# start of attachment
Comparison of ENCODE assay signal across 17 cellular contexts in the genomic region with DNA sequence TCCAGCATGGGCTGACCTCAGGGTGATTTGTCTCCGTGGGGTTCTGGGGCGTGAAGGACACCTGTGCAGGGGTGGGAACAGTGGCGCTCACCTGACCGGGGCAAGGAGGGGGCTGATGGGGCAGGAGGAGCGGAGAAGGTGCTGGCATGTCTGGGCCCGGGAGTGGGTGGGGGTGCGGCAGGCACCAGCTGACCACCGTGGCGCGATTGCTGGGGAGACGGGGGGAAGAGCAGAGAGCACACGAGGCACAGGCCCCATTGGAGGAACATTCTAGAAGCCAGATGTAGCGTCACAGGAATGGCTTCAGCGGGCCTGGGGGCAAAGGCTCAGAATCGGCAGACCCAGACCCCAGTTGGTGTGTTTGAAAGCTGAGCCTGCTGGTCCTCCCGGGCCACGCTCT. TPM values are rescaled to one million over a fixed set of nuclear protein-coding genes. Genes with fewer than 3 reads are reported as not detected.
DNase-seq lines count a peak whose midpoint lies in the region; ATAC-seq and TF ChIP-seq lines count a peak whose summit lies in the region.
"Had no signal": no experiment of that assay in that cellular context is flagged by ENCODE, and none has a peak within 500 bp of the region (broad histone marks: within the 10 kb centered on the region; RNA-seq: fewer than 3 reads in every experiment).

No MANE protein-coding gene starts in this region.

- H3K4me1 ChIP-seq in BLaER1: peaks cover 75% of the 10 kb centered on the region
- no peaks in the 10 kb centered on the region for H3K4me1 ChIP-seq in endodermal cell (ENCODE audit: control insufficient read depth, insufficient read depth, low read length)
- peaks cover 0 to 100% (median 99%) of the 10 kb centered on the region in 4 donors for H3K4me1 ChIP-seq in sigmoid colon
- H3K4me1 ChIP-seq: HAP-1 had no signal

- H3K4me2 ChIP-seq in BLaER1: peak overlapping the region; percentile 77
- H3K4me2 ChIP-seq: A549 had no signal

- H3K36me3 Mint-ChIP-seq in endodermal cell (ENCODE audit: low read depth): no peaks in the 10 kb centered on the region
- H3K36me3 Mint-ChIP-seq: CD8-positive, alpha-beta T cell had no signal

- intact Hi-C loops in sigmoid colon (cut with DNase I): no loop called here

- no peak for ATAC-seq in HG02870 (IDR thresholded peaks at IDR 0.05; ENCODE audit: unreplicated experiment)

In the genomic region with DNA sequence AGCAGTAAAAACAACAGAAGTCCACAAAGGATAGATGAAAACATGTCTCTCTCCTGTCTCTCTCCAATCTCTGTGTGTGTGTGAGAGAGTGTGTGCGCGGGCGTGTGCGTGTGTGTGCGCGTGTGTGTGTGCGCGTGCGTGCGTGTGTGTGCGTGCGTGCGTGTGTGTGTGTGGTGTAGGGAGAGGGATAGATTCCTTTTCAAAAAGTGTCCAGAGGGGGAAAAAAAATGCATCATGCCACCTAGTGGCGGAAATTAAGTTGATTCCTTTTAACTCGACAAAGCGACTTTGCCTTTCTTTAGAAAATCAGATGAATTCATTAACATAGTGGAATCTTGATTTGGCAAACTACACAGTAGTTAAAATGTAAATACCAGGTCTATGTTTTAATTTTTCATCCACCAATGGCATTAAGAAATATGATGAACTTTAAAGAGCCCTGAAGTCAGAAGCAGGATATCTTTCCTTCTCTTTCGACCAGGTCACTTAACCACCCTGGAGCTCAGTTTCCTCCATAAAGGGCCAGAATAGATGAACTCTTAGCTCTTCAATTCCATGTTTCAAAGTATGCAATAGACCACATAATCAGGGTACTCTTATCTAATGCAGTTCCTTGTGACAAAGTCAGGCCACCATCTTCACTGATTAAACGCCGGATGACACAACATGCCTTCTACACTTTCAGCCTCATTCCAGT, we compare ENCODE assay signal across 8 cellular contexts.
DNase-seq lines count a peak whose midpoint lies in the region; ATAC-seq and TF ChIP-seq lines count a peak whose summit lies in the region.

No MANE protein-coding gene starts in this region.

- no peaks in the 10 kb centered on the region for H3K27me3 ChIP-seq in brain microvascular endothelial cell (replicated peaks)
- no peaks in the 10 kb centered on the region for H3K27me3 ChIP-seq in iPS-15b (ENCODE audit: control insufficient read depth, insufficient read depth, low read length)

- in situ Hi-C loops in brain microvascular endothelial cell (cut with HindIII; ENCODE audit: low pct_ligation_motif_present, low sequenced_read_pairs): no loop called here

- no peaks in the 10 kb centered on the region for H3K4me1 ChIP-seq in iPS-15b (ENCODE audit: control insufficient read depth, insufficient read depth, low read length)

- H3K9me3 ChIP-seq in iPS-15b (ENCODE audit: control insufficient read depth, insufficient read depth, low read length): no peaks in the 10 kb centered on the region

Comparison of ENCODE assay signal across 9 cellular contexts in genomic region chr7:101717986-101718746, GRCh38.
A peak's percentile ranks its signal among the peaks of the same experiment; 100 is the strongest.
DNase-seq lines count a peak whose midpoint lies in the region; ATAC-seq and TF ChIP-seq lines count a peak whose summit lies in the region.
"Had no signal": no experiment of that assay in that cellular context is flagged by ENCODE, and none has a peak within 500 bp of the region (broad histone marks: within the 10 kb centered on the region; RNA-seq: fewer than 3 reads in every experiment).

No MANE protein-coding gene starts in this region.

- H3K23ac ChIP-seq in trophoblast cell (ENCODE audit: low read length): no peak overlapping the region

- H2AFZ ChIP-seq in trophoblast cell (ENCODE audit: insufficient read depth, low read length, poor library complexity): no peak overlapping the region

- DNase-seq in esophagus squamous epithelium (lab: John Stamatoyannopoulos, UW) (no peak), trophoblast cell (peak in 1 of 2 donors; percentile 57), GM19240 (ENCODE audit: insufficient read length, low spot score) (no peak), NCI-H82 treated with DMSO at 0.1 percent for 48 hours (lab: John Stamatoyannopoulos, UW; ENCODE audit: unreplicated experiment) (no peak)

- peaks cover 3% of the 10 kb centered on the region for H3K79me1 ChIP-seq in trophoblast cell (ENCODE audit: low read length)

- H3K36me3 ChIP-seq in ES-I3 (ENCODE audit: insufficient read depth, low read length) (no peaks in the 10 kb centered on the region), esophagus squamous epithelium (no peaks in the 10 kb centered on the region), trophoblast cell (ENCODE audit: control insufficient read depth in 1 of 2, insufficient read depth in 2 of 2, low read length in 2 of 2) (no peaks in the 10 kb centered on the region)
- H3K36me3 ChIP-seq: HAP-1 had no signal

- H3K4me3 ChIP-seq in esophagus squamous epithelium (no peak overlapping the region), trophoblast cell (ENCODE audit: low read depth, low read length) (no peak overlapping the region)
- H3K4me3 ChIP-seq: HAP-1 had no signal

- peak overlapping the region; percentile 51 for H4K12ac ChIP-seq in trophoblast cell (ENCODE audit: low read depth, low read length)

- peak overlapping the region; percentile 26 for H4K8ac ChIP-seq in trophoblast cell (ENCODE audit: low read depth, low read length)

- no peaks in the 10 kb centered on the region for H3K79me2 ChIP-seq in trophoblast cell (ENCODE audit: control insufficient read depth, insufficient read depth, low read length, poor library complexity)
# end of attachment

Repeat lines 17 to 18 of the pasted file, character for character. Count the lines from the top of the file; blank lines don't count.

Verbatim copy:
No MANE protein-coding gene starts in this region.

- no peaks in the 10 kb centered on the region for H3K27me3 ChIP-seq in brain microvascular endothelial cell (replicated peaks)